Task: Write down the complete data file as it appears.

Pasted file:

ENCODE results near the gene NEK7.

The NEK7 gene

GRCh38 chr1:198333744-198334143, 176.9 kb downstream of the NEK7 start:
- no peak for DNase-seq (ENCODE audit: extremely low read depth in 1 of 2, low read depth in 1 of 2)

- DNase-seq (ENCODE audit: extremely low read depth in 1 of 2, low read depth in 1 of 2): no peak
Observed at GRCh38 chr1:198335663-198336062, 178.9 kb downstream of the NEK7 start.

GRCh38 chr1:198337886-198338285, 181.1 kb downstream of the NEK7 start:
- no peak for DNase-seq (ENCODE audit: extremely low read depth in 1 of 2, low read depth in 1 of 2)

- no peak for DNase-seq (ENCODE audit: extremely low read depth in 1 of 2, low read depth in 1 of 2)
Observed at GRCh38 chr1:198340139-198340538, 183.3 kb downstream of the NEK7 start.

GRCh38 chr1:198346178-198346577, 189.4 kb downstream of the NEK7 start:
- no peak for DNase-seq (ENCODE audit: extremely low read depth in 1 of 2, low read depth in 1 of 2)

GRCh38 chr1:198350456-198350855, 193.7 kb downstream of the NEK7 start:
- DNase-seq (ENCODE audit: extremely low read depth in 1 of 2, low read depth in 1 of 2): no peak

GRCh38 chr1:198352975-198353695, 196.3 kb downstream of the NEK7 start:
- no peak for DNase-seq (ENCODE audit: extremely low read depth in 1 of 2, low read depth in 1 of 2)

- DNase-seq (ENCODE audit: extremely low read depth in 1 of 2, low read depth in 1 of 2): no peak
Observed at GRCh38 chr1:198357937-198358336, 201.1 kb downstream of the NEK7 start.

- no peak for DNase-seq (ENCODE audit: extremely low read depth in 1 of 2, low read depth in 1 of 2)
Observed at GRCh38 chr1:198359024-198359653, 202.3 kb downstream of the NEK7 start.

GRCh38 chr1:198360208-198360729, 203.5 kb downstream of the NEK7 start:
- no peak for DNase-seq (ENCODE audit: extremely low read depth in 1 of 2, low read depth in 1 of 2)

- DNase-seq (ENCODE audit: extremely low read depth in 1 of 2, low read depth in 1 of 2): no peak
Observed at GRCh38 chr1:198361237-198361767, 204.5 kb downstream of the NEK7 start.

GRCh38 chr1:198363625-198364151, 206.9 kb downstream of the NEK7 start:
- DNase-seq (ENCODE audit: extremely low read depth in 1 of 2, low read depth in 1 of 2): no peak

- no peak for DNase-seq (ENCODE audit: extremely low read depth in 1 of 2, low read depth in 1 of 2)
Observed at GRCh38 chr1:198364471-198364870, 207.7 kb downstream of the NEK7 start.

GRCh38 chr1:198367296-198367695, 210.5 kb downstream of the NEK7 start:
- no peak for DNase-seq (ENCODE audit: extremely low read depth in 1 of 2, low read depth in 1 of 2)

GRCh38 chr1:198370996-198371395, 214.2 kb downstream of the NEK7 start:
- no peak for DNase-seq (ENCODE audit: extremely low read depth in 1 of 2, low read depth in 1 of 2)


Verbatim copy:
ENCODE results near the gene NEK7.

The NEK7 gene

GRCh38 chr1:198333744-198334143, 176.9 kb downstream of the NEK7 start:
- no peak for DNase-seq (ENCODE audit: extremely low read depth in 1 of 2, low read depth in 1 of 2)

- DNase-seq (ENCODE audit: extremely low read depth in 1 of 2, low read depth in 1 of 2): no peak
Observed at GRCh38 chr1:198335663-198336062, 178.9 kb downstream of the NEK7 start.

GRCh38 chr1:198337886-198338285, 181.1 kb downstream of the NEK7 start:
- no peak for DNase-seq (ENCODE audit: extremely low read depth in 1 of 2, low read depth in 1 of 2)

- no peak for DNase-seq (ENCODE audit: extremely low read depth in 1 of 2, low read depth in 1 of 2)
Observed at GRCh38 chr1:198340139-198340538, 183.3 kb downstream of the NEK7 start.

GRCh38 chr1:198346178-198346577, 189.4 kb downstream of the NEK7 start:
- no peak for DNase-seq (ENCODE audit: extremely low read depth in 1 of 2, low read depth in 1 of 2)

GRCh38 chr1:198350456-198350855, 193.7 kb downstream of the NEK7 start:
- DNase-seq (ENCODE audit: extremely low read depth in 1 of 2, low read depth in 1 of 2): no peak

GRCh38 chr1:198352975-198353695, 196.3 kb downstream of the NEK7 start:
- no peak for DNase-seq (ENCODE audit: extremely low read depth in 1 of 2, low read depth in 1 of 2)

- DNase-seq (ENCODE audit: extremely low read depth in 1 of 2, low read depth in 1 of 2): no peak
Observed at GRCh38 chr1:198357937-198358336, 201.1 kb downstream of the NEK7 start.

- no peak for DNase-seq (ENCODE audit: extremely low read depth in 1 of 2, low read depth in 1 of 2)
Observed at GRCh38 chr1:198359024-198359653, 202.3 kb downstream of the NEK7 start.

GRCh38 chr1:198360208-198360729, 203.5 kb downstream of the NEK7 start:
- no peak for DNase-seq (ENCODE audit: extremely low read depth in 1 of 2, low read depth in 1 of 2)

- DNase-seq (ENCODE audit: extremely low read depth in 1 of 2, low read depth in 1 of 2): no peak
Observed at GRCh38 chr1:198361237-198361767, 204.5 kb downstream of the NEK7 start.

GRCh38 chr1:198363625-198364151, 206.9 kb downstream of the NEK7 start:
- DNase-seq (ENCODE audit: extremely low read depth in 1 of 2, low read depth in 1 of 2): no peak

- no peak for DNase-seq (ENCODE audit: extremely low read depth in 1 of 2, low read depth in 1 of 2)
Observed at GRCh38 chr1:198364471-198364870, 207.7 kb downstream of the NEK7 start.

GRCh38 chr1:198367296-198367695, 210.5 kb downstream of the NEK7 start:
- no peak for DNase-seq (ENCODE audit: extremely low read depth in 1 of 2, low read depth in 1 of 2)

GRCh38 chr1:198370996-198371395, 214.2 kb downstream of the NEK7 start:
- no peak for DNase-seq (ENCODE audit: extremely low read depth in 1 of 2, low read depth in 1 of 2)